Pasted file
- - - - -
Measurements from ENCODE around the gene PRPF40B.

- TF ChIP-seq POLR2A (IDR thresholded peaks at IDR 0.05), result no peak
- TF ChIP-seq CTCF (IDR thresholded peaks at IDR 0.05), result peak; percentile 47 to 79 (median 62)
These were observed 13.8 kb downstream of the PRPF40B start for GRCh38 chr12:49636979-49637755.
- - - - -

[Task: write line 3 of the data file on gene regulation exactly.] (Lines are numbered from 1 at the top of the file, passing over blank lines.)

- TF ChIP-seq CTCF (IDR thresholded peaks at IDR 0.05), result peak; percentile 47 to 79 (median 62)